I am tasked with describing a random student center users hair:
A dining hall worker walked by me during my time in the student center. He had very short black hair. It was tight to his head and groomed well. It is clear that his man takes time to care for his hair. It featured waves in it, I assume from brushing. The hairline was tapered closely around his ears. The back of it went higher up his forehead than most.
All of this hair was contained by a hair net that he must be required to wear. The hairnet was black and blended in with his hair. It spanned from the middle of his forehead to the back of his head. The elastic rested on his ears. His head was large and the net looked tight around his head. It looked like there may be three lines shaved horizontally by his ears, but the hairnet restricts this view.
He also had a beard, much longer than the hair on top of his head. The beard was a bit lighter in color than the hair on his head. It also did not have a pattern. It grew directly out from his face. It was trimmed on the bottom to about his Adams apple. A hairnet was around the beard as well.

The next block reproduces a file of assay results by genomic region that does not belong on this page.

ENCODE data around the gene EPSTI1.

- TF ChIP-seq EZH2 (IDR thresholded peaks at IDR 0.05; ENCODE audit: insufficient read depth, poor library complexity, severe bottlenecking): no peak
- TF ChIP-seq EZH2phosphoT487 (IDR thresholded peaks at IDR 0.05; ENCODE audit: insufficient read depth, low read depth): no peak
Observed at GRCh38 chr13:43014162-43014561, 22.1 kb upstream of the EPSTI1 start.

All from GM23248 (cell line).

The hairnet contained the beard and suppressed it back into his face. The seam in the hairnet pushed the beard into two distinct sections. The seam was focused more to the right, making left section of the beard appear larger. There was no mustache, just a beard. If he had a mustache, he may be required to have the hairnet cover that as well, restricting his speaking or breathing,
The beard of this worker must also encompass the smells of the environment in which he works, just as clothes do. While spending time in this space, my clothes begin to smell like the dining hall. I wonder if the same principle applies to more voluminous facial hair that rests near the nose area. It is evident that this worker pays attention to the styling of his hair. He must value having a beard if he complies with the standard to cover it with a hairnet.